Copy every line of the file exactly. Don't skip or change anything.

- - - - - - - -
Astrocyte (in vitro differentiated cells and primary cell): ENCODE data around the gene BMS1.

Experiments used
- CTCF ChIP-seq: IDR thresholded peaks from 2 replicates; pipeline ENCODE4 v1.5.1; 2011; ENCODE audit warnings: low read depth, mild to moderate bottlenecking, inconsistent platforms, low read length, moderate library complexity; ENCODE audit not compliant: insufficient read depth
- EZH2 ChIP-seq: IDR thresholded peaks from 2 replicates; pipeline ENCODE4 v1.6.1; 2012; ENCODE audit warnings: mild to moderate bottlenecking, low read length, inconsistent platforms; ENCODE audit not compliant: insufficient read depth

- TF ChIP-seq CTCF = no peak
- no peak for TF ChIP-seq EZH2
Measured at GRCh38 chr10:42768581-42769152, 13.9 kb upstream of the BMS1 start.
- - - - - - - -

Astrocyte (in vitro differentiated cells and primary cell): ENCODE data around the gene BMS1.

Experiments used
- CTCF ChIP-seq: IDR thresholded peaks from 2 replicates; pipeline ENCODE4 v1.5.1; 2011; ENCODE audit warnings: low read depth, mild to moderate bottlenecking, inconsistent platforms, low read length, moderate library complexity; ENCODE audit not compliant: insufficient read depth
- EZH2 ChIP-seq: IDR thresholded peaks from 2 replicates; pipeline ENCODE4 v1.6.1; 2012; ENCODE audit warnings: mild to moderate bottlenecking, low read length, inconsistent platforms; ENCODE audit not compliant: insufficient read depth

- TF ChIP-seq CTCF = no peak
- no peak for TF ChIP-seq EZH2
Measured at GRCh38 chr10:42768581-42769152, 13.9 kb upstream of the BMS1 start.